Posted On September 3, 2020

Resembling the Son

by | Sep 3, 2020 | Hebrews, Featured

Hebrews 7:2–3, “and to him Abraham apportioned a tenth part of everything. He is first, by translation of his name, king of righteousness, and then he is also king of Salem, that is, king of peace. He is without father or mother or genealogy, having neither beginning of days nor end of life, but resembling the Son of God he continues a priest forever.”

The long wait for God to bring the final renewal of all things led many in the original audience of Hebrews to consider abandoning Christ. As a result, we have an epistle reminding them (and us) that even father Abraham had to endure patiently in order to receive the promise (6:15). The promise to Abraham is an anchor to our souls as we wait for the kingdom’s consummation because it is a hope guaranteed by Jesus, our High Priest in the order of Melchizedek (6:20).

As priest in the order of Melchizedek, Christ’s priesthood is eternal (5:6; 7:3). And because His priesthood is eternal, we can be sure of the salvation He offers (7:23–25). In order to show that Christ belongs to the eternal priesthood of Melchizedek, the author of Hebrews develops a typology between the two.

Typology is a common method of interpretation among New Testament writers. In a typology, New Testament authors use Old Testament examples of people and events that foreshadow Christ. The comparison of Christ to the Melchizedek narrative of Genesis 14 in Hebrews 7 is a good example of typology. We are told in 7:2 that Melchizedek means “king of righteousness.” This comes from the Hebrew words melek,“king,” and zedek, “righteousness” (hence, “Melchizedek”). We are also told that Melchizedek is a king of peace (Salem — shalom, “peace”). Because Jesus is the King of righteousness and peace, He is qualified to be a part of Melchizedek’s line.

Jesus not only fulfills the role of Melchizedek, He transcends it. In 7:3, we see that, like Melchizedek, Christ has neither mother nor father, neither beginning nor end. This may seem strange to us. How can either one of them, especially in light of the gospel birth narratives, be said to be without parentage? Considering that the author is writing to make a particular point of comparison, he is merely reading Genesis and saying nothing beyond what Moses did. Moses did not write a genealogy or death narrative for Melchizedek, and so, though he certainly had parents as well as a beginning and an end, it is as if he had neither. And while the Genesis narrative anticipates Christ in these respects, Christ is far greater than Melchizedek because He, at least in His divine nature, is actually without parents and actually without beginning or end. Christ alone is the Alpha and Omega, the beginning and the end.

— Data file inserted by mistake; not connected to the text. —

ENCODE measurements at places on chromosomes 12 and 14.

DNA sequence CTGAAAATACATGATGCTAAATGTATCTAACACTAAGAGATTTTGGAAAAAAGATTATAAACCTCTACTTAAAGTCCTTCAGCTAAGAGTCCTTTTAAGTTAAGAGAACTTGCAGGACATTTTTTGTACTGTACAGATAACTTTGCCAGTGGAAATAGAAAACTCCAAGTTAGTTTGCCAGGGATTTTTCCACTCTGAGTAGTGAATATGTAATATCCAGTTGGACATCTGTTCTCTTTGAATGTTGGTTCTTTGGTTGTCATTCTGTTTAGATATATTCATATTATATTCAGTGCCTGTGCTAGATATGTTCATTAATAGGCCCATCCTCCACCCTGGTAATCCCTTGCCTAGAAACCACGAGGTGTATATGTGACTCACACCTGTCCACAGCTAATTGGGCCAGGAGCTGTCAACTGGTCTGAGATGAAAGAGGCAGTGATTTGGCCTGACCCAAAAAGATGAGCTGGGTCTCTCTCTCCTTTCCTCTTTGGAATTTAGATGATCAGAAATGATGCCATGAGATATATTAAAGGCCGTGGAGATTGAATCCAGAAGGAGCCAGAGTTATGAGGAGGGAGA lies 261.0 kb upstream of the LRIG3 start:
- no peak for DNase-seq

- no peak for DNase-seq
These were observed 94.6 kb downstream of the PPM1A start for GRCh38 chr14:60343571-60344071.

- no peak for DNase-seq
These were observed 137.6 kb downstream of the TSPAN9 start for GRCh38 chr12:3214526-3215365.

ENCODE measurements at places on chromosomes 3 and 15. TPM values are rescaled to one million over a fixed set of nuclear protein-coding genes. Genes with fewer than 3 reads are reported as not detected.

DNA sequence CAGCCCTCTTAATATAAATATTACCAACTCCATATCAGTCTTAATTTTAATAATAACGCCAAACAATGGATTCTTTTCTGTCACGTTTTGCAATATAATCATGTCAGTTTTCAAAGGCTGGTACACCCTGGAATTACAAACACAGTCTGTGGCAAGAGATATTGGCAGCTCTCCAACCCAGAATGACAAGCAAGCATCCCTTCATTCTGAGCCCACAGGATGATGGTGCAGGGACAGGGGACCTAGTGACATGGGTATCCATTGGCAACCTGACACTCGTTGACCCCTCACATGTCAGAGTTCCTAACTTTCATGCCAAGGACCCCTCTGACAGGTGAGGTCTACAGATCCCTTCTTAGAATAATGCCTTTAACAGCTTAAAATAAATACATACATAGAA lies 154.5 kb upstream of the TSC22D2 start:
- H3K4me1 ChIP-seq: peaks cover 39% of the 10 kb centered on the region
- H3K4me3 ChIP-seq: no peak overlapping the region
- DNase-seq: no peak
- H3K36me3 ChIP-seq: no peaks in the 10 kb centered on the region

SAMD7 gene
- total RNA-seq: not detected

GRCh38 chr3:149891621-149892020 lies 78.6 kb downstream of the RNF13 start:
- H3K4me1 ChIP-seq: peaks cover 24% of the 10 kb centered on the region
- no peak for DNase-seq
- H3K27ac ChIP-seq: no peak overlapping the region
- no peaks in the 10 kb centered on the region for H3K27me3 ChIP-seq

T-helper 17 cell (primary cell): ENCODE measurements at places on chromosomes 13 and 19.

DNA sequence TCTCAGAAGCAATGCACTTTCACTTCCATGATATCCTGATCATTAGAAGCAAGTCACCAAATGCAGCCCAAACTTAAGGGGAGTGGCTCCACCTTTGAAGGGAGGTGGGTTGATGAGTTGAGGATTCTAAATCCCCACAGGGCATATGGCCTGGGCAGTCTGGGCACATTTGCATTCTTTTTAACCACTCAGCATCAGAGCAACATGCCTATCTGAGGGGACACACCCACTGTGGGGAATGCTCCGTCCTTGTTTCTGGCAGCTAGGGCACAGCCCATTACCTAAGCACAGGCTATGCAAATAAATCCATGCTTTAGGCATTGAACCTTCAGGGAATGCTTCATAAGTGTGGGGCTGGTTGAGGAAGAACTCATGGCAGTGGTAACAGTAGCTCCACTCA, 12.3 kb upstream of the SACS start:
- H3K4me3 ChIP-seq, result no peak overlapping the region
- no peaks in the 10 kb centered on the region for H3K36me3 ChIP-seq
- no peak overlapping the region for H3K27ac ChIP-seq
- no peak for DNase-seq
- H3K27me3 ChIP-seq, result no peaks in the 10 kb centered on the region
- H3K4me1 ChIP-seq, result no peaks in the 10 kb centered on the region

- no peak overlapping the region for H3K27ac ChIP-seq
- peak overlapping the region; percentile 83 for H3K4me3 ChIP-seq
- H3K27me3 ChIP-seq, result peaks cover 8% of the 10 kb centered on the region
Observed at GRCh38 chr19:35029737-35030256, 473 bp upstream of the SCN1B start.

Coram Deo

In comparing Christ to Melchizedek it can be easy to think that the primary focus is on how Christ resembles Melchizedek. But in 7:3 we are told that it is Melchizedek who resembles Christ. As you seek to emulate the goldly men of the Bible, remember that they are godly only because of Christ.

Resembling the Son, Copyright (2020), Ligonier Ministries.

Related Posts

Weekly Roundup 6/20/2022-6/25/2022

Weekly Roundup 6/20/2022-6/25/2022

This is our weekly roundup of posts for 6/20/2022-6/25/2022. If you have any feedback on how we can serve you our readers better, I would appreciate it. Thank you for reading and allowing us to minister to you throughout this past week through these posts. Monday...

The God Who Sees and Knows Everything

The God Who Sees and Knows Everything

On today’s episode, a listener writes in and asks Dave, “Does God Really See Everything?” What You'll Hear on this Episode Selecting from Jesse’s Sons. Like David, Like Jesus. Subscribing, sharing, and your feedback You can subscribe to the Servants of Grace Podcast...

How to Be a Godly Man

How to Be a Godly Man

On today’s For Life and Godliness, Drew considers how the man of God is concerned with the business of God and looks at 1 Timothy and Titus 1 to describe what the man of Good looks like and is concerned about. What You'll Hear On This Episode The man of God is...

Why Christians Should Speak Out Against False Teaching

Why Christians Should Speak Out Against False Teaching

On today’s Equipping You in Grace show, Dave considers current statistics on biblical worldview and illiteracy, correcting opponents of the faith with gentleness, and why loving the Lord and others should lead to speaking out against false teaching. What you'll hear...

The 5 Masculine Instincts by Chase Replogle

The 5 Masculine Instincts by Chase Replogle

When I was engaged, I hunted for all the advice I could get about being a good husband. Most of those conversations focused on leading family devotions, getting a good job so I can provide financially, and taking care of issues around the house - even though my skill...

0 Comments

Trackbacks/Pingbacks

  1. Weekly Roundup 8/31/2020-9/5/2020 - Servants of Grace - […] Resembling the Son by Ligonier Bible Study https://servantsofgrace.org/resembling-the-son/ […]

Submit a Comment

Your email address will not be published.

This site uses Akismet to reduce spam. Learn how your comment data is processed.

Share23
Tweet14
Email
Reddit
Share